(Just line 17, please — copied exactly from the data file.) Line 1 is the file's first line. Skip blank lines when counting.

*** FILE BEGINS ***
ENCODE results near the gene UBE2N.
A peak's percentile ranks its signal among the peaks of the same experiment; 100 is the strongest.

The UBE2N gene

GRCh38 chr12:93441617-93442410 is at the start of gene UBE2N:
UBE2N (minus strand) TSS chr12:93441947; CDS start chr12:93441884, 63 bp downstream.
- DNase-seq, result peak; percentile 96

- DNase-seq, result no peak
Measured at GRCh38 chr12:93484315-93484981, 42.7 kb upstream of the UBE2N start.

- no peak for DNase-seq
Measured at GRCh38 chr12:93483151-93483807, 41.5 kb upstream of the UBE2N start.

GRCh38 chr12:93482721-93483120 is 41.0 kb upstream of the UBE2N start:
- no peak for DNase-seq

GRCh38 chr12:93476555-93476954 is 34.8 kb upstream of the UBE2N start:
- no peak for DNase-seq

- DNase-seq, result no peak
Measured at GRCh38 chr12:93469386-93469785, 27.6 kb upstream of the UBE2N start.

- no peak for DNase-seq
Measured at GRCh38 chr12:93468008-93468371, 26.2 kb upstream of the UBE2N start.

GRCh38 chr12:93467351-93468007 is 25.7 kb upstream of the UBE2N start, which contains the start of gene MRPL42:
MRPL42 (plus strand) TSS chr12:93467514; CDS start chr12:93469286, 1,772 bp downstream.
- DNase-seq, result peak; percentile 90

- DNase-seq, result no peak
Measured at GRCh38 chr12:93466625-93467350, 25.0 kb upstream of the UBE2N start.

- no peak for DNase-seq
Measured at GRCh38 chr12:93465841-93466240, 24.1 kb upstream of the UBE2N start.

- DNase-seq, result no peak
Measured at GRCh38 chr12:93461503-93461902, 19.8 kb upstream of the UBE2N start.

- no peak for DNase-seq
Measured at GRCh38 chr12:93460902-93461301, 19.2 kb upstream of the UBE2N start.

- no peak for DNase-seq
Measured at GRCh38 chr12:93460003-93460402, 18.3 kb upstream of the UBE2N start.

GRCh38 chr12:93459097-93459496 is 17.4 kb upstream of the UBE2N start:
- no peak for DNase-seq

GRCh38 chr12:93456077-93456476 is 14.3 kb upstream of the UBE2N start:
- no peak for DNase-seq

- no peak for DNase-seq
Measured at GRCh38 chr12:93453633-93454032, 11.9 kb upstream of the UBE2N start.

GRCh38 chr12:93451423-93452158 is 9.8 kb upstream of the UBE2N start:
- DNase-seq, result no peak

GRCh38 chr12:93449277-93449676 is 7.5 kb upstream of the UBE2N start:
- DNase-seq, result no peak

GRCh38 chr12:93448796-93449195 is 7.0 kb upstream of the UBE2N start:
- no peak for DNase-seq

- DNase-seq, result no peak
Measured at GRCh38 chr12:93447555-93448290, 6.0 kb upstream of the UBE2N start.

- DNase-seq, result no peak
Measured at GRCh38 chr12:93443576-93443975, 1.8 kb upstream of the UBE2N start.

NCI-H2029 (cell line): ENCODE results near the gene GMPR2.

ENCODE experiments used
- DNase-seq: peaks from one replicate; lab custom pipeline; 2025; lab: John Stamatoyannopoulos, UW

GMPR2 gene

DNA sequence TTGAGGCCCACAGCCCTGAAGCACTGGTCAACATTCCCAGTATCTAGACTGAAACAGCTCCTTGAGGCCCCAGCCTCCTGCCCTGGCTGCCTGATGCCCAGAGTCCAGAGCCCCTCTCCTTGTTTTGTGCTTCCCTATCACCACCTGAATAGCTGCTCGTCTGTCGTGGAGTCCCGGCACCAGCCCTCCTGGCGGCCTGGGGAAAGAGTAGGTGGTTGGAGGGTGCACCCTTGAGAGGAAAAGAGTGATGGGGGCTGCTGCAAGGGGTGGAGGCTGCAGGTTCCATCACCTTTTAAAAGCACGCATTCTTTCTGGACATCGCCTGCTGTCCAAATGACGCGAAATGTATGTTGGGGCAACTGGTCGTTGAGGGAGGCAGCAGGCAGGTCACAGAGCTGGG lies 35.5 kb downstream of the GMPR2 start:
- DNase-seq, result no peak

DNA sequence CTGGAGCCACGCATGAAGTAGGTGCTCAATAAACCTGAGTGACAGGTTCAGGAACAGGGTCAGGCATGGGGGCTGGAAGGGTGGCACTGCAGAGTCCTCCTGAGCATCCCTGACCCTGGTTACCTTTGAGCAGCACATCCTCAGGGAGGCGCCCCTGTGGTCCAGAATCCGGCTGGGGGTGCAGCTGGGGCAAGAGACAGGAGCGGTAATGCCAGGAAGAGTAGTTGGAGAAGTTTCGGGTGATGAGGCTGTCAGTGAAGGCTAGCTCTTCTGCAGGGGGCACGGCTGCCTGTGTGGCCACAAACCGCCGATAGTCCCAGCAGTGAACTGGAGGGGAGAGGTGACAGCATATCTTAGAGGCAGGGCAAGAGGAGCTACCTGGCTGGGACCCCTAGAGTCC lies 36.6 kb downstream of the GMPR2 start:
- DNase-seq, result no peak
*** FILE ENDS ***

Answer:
- no peak for DNase-seq